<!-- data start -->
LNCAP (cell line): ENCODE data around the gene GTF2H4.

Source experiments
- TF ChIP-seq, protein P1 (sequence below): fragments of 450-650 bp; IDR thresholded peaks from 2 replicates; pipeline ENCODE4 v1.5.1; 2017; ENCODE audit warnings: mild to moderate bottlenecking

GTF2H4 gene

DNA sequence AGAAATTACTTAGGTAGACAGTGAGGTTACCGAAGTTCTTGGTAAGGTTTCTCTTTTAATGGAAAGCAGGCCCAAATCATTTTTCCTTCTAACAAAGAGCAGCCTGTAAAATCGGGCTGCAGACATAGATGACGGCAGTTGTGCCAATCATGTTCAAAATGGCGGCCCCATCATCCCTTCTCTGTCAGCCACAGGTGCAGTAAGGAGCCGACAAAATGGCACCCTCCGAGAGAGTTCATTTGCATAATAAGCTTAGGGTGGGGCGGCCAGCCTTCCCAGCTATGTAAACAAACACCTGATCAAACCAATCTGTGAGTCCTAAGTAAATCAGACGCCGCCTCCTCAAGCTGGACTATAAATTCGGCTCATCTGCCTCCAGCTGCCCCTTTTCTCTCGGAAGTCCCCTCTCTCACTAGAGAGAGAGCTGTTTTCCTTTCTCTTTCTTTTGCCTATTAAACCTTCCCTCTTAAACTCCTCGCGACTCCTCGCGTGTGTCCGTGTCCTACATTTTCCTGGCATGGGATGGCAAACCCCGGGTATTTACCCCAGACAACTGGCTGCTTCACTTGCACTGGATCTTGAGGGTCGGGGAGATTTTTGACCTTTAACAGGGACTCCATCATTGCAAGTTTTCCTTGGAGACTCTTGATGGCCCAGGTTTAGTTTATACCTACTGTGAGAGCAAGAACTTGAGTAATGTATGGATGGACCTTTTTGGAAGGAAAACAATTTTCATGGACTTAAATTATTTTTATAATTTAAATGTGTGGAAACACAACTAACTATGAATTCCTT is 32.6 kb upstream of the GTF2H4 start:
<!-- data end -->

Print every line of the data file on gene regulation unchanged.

LNCAP (cell line): ENCODE data around the gene GTF2H4.

Source experiments
- TF ChIP-seq, protein P1 (sequence below): fragments of 450-650 bp; IDR thresholded peaks from 2 replicates; pipeline ENCODE4 v1.5.1; 2017; ENCODE audit warnings: mild to moderate bottlenecking

GTF2H4 gene

DNA sequence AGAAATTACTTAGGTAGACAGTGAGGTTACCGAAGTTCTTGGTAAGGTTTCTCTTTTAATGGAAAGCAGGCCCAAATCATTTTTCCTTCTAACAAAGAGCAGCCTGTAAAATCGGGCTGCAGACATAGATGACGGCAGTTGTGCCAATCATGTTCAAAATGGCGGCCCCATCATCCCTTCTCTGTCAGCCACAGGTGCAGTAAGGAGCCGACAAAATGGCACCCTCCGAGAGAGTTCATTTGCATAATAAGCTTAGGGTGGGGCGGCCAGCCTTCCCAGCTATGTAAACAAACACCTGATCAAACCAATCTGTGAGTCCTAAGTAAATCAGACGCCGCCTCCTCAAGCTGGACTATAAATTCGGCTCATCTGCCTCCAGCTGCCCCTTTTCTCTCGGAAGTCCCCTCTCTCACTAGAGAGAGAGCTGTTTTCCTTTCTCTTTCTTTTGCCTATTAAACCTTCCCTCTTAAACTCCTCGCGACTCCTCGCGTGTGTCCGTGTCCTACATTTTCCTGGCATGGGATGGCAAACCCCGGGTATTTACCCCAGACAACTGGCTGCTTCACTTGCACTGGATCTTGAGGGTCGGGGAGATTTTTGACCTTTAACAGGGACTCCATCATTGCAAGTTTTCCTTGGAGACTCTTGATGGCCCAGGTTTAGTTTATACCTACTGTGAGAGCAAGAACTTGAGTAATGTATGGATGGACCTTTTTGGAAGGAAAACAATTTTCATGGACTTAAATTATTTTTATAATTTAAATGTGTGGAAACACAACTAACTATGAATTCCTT is 32.6 kb upstream of the GTF2H4 start: